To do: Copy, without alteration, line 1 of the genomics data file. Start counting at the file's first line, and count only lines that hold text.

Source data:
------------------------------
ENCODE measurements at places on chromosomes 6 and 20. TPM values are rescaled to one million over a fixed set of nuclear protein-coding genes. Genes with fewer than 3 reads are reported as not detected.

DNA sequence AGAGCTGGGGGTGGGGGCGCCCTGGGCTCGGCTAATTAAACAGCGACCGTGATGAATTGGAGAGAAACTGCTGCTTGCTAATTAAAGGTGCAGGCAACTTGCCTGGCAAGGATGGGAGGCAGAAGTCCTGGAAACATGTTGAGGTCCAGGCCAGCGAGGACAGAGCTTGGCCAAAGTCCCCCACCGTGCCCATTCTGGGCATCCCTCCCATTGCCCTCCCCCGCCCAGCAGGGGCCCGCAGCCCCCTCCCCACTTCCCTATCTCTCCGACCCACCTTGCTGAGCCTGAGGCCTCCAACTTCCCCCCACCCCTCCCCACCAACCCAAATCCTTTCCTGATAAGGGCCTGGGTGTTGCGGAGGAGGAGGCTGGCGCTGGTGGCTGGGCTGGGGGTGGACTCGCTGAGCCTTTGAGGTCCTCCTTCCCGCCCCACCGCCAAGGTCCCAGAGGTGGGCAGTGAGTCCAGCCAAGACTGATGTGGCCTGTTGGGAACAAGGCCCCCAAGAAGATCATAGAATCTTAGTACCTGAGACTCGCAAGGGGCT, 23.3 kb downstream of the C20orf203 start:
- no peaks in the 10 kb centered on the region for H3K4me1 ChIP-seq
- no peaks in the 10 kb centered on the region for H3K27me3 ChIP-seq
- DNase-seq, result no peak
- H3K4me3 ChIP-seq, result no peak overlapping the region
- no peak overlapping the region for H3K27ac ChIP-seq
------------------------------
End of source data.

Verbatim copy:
ENCODE measurements at places on chromosomes 6 and 20. TPM values are rescaled to one million over a fixed set of nuclear protein-coding genes. Genes with fewer than 3 reads are reported as not detected.